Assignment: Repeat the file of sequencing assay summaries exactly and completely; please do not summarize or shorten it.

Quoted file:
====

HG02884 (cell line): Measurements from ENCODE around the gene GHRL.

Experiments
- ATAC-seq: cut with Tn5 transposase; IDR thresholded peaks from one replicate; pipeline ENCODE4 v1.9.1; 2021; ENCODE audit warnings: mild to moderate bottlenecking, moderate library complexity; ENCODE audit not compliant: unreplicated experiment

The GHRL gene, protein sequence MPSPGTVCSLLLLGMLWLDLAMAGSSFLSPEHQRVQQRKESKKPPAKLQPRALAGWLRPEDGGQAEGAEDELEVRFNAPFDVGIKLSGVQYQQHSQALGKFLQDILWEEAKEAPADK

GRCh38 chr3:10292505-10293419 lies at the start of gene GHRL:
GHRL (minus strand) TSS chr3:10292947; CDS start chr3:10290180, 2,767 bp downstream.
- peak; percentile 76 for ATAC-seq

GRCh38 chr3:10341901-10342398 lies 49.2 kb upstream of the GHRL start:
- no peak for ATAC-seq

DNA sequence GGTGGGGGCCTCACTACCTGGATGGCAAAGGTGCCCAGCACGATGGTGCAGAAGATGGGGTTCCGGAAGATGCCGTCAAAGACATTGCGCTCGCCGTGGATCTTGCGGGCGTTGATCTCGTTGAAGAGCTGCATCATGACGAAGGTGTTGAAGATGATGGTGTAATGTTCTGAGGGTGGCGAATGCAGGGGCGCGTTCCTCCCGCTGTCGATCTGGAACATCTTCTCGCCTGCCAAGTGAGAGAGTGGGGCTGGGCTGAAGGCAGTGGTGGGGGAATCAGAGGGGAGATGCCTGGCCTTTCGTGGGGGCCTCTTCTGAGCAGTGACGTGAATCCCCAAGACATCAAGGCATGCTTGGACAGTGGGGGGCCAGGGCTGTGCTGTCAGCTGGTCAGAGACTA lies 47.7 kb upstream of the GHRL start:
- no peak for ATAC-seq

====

HG02884 (cell line): Measurements from ENCODE around the gene GHRL.

Experiments
- ATAC-seq: cut with Tn5 transposase; IDR thresholded peaks from one replicate; pipeline ENCODE4 v1.9.1; 2021; ENCODE audit warnings: mild to moderate bottlenecking, moderate library complexity; ENCODE audit not compliant: unreplicated experiment

The GHRL gene, protein sequence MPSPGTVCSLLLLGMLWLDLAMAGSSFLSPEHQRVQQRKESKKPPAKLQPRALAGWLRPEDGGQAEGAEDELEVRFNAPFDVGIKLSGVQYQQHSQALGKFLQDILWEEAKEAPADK

GRCh38 chr3:10292505-10293419 lies at the start of gene GHRL:
GHRL (minus strand) TSS chr3:10292947; CDS start chr3:10290180, 2,767 bp downstream.
- peak; percentile 76 for ATAC-seq

GRCh38 chr3:10341901-10342398 lies 49.2 kb upstream of the GHRL start:
- no peak for ATAC-seq

DNA sequence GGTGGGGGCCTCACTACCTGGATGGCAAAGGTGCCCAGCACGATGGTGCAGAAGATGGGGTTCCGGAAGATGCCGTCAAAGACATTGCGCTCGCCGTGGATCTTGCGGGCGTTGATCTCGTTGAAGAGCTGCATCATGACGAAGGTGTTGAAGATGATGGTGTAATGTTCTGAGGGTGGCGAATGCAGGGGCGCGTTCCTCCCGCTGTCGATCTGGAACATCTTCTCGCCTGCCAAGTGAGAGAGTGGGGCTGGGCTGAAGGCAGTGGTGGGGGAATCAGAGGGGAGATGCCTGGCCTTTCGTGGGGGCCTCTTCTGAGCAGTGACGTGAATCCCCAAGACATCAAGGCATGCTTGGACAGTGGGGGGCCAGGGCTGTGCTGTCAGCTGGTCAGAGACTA lies 47.7 kb upstream of the GHRL start:
- no peak for ATAC-seq